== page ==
Tuesday, May 8, 2012


(granted, this is a few days late, but who cares, I do what I want)

Captain America, why so tall?
If you haven't seen The Avengers yet, you're probably living under a rock.  Arguably the biggest superhero movie of all time (a title which may be lost come July 20th, but we'll see), how could you not want to see the movie that just racked in 207 million dollars on its first weekend starring a slew of very famous people playing the most badass superheroes you can think of?  Seriously, this movie targets everyone: if you're into women in tight uniforms kicking ass, you have Scarlett Johansson as Black Widow; if you're into men with bulging muscles, you've got literally everyone else in the cast; and if you have a fetish for big green monster men, you're in luck.

Clearly, I love superhero movies.  I've voiced my love for them before and I'll do it again; stemming from watching the Saturday morning cartoons of X-Men and Batman as a kid, I've always been fascinated with the idea of superpowers and, of course as a result, the battle of the good versus the evil.  The X-Men will always be my favourite, probably because whatever sort of superhuman power you can dream of, there's a mutant in that universe that can do it.  I guess that makes me lean more toward the flashy cartoon-like action that something like X-Men has: loud, extravagant, borderline ridiculous, what with those horrifyingly bright yellow and blue costumes they wore in the 90s cartoon or the fact that a bloody alien god possesses someone, for instance.  It doesn't hurt the movies have been left to very good hands, and I don't even need to get into how excited I am for the First Class sequel.  (worth mentioning: Batman's an obvious love of mine too, Batman is just too cool; Spider-Man is okay, and I hate Superman)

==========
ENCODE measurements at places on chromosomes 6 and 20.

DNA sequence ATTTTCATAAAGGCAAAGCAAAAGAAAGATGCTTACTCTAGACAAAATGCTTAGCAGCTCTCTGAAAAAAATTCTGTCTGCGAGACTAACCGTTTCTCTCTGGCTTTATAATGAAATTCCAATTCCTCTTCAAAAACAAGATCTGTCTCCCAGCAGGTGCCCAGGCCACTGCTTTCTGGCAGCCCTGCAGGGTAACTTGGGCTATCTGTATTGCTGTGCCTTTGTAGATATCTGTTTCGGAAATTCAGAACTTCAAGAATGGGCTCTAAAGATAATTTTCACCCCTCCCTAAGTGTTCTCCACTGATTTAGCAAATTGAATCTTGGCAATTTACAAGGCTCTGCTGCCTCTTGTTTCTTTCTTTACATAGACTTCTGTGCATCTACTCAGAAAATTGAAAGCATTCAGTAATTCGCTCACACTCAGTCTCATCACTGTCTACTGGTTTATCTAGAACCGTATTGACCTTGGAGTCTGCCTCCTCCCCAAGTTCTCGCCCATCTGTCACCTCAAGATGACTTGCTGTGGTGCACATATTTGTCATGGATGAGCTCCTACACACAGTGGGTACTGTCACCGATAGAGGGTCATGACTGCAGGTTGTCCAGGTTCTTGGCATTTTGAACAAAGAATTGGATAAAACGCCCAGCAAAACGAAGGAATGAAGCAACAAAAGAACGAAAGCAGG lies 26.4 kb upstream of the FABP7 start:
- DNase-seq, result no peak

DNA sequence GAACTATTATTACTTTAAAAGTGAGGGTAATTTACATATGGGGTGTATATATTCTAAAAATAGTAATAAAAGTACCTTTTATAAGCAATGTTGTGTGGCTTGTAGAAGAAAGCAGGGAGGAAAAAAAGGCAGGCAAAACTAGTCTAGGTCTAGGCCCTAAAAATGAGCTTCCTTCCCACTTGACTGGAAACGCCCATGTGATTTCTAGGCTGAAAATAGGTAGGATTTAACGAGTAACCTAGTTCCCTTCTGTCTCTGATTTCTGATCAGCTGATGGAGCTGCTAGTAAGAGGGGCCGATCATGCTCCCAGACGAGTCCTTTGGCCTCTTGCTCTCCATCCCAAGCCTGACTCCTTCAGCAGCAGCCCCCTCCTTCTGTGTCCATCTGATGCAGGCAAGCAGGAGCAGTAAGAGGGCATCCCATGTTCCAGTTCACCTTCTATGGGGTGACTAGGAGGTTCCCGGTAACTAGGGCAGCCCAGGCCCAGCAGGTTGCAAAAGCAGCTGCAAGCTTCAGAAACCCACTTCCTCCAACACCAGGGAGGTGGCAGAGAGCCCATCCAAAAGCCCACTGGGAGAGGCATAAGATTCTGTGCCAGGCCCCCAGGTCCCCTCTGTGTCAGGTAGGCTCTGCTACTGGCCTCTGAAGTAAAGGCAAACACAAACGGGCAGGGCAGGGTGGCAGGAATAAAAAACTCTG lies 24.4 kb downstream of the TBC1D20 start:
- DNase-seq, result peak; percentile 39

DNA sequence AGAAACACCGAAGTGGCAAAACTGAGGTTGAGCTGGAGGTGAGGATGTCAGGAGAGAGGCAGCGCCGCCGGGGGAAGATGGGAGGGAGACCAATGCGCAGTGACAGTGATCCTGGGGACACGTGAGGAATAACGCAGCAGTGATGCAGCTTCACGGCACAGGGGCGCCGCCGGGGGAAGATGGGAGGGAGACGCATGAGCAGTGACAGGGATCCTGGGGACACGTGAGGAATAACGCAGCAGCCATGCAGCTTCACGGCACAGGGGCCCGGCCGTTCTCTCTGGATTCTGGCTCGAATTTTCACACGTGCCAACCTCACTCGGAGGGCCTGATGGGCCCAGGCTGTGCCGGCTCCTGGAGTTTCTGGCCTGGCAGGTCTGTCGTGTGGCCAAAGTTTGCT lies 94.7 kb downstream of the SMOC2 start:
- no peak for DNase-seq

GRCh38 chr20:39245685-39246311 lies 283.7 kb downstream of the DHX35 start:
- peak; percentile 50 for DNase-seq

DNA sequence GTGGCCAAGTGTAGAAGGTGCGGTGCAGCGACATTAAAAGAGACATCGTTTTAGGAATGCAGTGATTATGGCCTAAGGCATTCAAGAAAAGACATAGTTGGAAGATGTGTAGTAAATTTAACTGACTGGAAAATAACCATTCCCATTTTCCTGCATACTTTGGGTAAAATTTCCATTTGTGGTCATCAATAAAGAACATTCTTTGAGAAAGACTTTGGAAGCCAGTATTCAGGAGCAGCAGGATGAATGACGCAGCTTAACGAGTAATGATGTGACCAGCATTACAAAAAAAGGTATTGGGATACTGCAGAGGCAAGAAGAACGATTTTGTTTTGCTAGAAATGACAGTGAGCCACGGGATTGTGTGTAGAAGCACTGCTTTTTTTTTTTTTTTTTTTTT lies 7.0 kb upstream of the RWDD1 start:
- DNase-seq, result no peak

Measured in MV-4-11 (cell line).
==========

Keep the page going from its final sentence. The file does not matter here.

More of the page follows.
It might be crazy talk for me to say, but I was initially uninterested in The Avengers.  Of the individual hero movies serving as precursors to the kinda-sequel kinda-spinoff, I've only seen half: Thor, most recently, which I started off despising but loved by the end - really smart and funny; aside from that, only the two Iron Man movies, which, again, held none of my interest whatsoever until I was made to see the first in theaters and was blown away by how actually good it was.  And that's it.  I haven't seen any Hulk movies - not that it matters, though; I know the character, and given another change to the titular role, seeing the first two seemed of little importance to me - and I didn't bother to see Captain America because, really, he's never interested me at all.  Maybe it's because, I dunno, I'm Canadian, and I'm not really in the mood for American propaganda.  I've heard good things about it though, but again, being that I'm actually a nerd, I know everything about the character and was not lost for a second when seeing Cap join the Avengers Initiative.